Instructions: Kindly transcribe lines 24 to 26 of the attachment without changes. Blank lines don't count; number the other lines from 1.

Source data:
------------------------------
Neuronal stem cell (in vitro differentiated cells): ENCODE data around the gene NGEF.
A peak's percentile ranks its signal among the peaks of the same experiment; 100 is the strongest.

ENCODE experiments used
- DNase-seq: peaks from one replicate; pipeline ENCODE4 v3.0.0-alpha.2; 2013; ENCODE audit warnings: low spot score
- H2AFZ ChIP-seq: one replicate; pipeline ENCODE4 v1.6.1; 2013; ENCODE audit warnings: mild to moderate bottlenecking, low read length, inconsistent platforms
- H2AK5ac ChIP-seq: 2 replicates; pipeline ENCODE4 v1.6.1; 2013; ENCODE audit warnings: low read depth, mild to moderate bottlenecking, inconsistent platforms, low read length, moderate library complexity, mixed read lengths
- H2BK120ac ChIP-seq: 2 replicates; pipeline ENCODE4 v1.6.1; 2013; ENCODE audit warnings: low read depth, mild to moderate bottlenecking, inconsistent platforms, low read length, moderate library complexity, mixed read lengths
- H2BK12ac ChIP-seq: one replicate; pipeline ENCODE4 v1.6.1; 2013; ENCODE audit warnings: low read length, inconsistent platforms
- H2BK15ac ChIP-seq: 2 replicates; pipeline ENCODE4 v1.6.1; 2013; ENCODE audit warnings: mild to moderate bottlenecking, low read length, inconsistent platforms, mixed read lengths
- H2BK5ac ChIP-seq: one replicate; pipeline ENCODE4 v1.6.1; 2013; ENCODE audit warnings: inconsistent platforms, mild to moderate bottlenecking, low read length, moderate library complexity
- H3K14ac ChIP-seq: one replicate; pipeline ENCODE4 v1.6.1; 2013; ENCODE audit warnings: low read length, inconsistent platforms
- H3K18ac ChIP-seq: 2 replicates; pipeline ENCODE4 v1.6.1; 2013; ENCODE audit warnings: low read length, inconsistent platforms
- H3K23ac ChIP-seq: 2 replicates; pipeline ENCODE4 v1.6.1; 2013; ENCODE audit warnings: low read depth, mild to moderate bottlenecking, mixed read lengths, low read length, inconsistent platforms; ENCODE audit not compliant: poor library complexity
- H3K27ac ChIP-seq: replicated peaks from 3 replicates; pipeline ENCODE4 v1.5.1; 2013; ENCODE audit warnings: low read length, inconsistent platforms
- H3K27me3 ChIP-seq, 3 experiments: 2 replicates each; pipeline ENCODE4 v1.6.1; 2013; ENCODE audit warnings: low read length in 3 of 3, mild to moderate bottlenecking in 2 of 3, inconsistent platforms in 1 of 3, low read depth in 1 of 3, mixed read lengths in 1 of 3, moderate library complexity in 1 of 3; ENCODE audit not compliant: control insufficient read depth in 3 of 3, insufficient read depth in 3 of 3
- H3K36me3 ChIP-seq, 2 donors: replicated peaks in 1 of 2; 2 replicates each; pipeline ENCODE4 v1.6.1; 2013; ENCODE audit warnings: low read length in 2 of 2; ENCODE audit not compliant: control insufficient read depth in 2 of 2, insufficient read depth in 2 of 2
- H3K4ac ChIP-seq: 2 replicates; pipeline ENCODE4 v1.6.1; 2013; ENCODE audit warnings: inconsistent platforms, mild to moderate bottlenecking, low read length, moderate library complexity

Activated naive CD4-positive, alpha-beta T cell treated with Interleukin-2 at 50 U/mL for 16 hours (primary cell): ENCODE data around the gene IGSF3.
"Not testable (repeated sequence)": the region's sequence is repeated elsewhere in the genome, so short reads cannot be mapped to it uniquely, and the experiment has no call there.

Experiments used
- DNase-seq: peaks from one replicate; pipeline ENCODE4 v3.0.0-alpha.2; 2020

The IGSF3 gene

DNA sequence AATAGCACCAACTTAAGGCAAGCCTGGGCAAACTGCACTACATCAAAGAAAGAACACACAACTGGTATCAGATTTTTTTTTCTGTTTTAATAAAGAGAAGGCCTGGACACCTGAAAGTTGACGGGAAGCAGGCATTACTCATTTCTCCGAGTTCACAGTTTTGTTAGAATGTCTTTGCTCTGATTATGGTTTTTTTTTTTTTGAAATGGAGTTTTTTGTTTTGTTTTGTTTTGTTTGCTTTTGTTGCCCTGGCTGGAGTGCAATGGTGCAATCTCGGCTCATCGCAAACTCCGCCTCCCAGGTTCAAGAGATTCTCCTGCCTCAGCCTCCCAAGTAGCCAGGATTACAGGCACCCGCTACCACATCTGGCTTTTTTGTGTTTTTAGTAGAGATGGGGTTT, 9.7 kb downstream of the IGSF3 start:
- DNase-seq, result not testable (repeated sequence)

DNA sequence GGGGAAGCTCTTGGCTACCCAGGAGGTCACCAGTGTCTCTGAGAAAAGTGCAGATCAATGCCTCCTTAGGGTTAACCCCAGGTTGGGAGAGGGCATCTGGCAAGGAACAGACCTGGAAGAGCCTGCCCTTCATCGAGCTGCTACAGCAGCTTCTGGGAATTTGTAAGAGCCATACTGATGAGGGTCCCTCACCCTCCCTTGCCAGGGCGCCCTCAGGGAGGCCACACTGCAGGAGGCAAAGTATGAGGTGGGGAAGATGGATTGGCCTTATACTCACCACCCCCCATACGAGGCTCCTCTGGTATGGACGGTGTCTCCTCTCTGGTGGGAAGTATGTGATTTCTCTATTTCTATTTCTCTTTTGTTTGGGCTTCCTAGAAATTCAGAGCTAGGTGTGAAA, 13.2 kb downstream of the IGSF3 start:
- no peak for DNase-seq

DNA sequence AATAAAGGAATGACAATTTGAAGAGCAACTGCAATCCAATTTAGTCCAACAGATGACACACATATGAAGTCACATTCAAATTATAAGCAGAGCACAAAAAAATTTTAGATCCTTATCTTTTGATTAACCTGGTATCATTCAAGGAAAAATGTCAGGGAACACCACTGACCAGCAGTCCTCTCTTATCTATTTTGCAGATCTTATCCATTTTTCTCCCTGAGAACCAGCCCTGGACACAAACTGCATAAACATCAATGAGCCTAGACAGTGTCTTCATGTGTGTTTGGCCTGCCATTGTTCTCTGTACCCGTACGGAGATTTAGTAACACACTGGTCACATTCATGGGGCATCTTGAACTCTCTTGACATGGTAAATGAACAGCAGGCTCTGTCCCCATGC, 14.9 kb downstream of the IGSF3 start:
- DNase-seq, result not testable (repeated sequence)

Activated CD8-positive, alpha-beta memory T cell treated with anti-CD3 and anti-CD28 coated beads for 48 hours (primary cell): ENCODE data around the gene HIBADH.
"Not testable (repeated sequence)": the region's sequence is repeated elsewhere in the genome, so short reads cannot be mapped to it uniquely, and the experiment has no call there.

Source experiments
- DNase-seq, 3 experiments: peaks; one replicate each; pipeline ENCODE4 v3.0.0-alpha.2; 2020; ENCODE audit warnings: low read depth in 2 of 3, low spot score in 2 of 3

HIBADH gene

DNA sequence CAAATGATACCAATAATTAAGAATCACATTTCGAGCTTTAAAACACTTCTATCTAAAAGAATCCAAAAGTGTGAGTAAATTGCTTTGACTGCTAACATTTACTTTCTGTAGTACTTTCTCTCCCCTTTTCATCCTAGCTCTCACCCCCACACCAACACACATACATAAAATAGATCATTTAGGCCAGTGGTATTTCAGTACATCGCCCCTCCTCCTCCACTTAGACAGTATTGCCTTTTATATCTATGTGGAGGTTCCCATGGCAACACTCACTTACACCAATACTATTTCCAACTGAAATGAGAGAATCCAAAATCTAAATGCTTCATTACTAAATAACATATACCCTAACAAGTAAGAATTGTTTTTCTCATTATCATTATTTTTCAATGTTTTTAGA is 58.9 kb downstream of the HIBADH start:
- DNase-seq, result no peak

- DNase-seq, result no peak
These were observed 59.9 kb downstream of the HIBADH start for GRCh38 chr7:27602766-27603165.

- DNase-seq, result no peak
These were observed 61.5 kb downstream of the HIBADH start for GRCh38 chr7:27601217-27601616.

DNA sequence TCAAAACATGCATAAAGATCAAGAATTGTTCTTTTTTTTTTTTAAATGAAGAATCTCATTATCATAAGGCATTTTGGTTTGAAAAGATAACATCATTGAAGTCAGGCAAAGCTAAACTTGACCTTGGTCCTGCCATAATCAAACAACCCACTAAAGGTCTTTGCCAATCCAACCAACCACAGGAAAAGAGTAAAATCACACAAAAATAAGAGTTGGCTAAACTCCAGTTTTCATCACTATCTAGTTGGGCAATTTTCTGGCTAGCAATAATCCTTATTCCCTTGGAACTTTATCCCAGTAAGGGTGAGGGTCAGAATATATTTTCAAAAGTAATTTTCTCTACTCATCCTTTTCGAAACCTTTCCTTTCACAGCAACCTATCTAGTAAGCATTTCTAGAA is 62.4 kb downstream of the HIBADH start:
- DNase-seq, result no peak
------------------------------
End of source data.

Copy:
- DNase-seq, result not testable (repeated sequence)

DNA sequence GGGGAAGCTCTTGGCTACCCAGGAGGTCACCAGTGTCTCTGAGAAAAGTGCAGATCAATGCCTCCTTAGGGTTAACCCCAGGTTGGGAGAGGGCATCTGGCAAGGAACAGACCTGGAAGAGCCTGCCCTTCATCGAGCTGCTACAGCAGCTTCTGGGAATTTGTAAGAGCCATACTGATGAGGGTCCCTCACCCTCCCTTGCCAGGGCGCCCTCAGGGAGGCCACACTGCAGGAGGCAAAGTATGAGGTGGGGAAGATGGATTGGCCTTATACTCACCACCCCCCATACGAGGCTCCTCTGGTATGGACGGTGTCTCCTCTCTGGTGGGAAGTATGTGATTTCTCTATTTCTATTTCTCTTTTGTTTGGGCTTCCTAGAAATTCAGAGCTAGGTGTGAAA, 13.2 kb downstream of the IGSF3 start:
- no peak for DNase-seq